Guest essay by Eric Worrall
According to a study performed by scientists from [Johns] Hopkins University and Bloomberg School of Medicine;
“El Niño is responsible for natural disasters and infectious disease outbreaks worldwide. During the 1997–1998 El Niño, northern Peru endured extreme rainfall and flooding. Since short stature may occur as a result of undernutrition or repeated infections during childhood, both of which are highly prevalent during natural disasters, we sought to determine if the 1997–1998 El Niño had an adverse effect on stature and body composition a decade later. In 2008–2009, we measured height, weight, and bioimpedance in a random sample of 2,095 children born between 1991 and 2001 in Tumbes, Peru.
Height-for-age increased by 0.09 SD/year of birth between 1991 and 1997 (P < 0.001), indicating overall improvements in health over time in the study area; however, this rate fell to 0.04 SD/year of birth during and shortly after El Niño, less than half the rate prior to El Niño (P = 0.046). Height shortfalls were even greater in children residing in households most likely to be flooded after El Niño. Any improvement over time was completely blunted and became negative in children living in households with flood likelihoods of ≥7% (P = 0.001). In the subset of 912 children with bioimpedance measurements, those born after the onset of El Niño had less lean mass (P < 0.001), whereas fat mass was unaffected (P = 0.48).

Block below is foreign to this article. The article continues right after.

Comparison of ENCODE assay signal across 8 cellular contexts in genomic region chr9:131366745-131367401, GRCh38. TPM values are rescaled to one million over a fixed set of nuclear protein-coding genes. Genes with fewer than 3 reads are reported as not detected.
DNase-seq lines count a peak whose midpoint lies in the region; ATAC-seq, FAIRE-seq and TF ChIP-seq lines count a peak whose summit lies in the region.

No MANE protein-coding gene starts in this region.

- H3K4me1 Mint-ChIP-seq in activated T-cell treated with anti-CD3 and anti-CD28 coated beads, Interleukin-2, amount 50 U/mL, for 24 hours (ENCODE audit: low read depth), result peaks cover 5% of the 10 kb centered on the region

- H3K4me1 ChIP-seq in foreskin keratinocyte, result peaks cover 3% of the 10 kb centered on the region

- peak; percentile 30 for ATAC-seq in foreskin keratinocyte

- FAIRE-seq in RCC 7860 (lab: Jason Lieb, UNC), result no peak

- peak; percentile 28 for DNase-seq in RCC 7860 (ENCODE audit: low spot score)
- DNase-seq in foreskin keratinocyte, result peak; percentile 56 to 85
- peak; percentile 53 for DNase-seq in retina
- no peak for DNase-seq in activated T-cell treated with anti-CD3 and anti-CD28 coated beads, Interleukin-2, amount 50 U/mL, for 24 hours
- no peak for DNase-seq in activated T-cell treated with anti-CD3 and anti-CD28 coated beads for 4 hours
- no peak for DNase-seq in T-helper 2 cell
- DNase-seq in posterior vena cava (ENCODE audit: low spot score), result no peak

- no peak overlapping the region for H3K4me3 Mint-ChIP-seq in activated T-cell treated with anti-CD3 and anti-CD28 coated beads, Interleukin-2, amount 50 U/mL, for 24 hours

”Children born during and after 1997–1998 El Niño were on average shorter and had less lean mass for their age and sex than expected had El Niño not occurred. The effects of El Niño on health are long lasting and, given its cyclical nature, may continue to negatively impact future generations.”
Of course, if Peru had a modern, rich, industrial economy, perhaps the Peruvian people could afford enough food, so they wouldn’t suffer nutritional shortages when floodwater messed up the household cabbage patch. But this would require evil infusions of large scale commercial investment – an unlikely prospect, given the local Peruvian political climate.